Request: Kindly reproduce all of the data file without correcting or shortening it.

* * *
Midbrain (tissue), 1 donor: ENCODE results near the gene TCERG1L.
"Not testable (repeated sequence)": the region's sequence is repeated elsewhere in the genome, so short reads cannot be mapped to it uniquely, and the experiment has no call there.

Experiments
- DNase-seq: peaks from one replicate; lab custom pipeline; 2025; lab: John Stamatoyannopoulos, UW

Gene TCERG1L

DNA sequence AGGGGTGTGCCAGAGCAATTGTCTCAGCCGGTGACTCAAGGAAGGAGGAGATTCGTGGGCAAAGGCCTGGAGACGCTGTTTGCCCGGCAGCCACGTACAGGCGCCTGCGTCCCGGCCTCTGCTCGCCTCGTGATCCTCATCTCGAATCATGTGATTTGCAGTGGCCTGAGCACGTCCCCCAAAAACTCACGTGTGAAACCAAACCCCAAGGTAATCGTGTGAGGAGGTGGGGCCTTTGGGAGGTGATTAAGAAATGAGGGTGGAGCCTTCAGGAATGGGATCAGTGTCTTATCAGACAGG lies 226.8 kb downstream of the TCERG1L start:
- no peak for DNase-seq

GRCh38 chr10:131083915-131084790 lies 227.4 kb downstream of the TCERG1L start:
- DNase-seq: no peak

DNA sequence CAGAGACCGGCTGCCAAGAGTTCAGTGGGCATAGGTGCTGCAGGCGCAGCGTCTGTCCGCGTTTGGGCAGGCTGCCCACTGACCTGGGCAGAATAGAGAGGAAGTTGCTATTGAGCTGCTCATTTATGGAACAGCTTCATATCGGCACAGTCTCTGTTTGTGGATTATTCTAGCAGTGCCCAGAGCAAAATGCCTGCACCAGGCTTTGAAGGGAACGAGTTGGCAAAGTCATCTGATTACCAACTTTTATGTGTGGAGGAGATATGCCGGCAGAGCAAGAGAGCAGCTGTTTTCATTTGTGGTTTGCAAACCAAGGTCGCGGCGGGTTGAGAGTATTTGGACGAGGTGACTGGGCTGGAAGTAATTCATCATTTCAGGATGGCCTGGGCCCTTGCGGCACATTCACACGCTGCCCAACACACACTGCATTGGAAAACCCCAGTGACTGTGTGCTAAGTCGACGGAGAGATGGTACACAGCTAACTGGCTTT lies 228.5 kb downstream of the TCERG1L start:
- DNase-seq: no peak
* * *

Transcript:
Midbrain (tissue), 1 donor: ENCODE results near the gene TCERG1L.
"Not testable (repeated sequence)": the region's sequence is repeated elsewhere in the genome, so short reads cannot be mapped to it uniquely, and the experiment has no call there.

Experiments
- DNase-seq: peaks from one replicate; lab custom pipeline; 2025; lab: John Stamatoyannopoulos, UW

Gene TCERG1L

DNA sequence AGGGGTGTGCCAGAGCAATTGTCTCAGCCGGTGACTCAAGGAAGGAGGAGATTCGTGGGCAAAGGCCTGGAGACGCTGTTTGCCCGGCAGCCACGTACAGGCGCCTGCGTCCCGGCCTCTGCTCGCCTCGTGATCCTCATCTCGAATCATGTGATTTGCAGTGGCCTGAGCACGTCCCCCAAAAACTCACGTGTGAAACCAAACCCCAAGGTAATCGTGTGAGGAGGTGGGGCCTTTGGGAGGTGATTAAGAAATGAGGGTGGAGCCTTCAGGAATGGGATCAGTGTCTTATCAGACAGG lies 226.8 kb downstream of the TCERG1L start:
- no peak for DNase-seq

GRCh38 chr10:131083915-131084790 lies 227.4 kb downstream of the TCERG1L start:
- DNase-seq: no peak

DNA sequence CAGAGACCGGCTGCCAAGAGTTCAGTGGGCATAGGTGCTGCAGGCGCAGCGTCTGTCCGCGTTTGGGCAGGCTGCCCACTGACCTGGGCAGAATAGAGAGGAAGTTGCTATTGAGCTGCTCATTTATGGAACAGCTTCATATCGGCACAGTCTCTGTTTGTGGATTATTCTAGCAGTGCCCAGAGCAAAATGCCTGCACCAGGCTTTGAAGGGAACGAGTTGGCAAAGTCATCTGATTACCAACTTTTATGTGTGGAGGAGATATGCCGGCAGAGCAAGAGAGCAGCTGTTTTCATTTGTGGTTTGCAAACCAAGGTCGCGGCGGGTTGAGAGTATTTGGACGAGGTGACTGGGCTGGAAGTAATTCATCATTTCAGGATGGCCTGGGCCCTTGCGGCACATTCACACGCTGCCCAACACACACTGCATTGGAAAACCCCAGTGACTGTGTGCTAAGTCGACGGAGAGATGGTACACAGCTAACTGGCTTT lies 228.5 kb downstream of the TCERG1L start:
- DNase-seq: no peak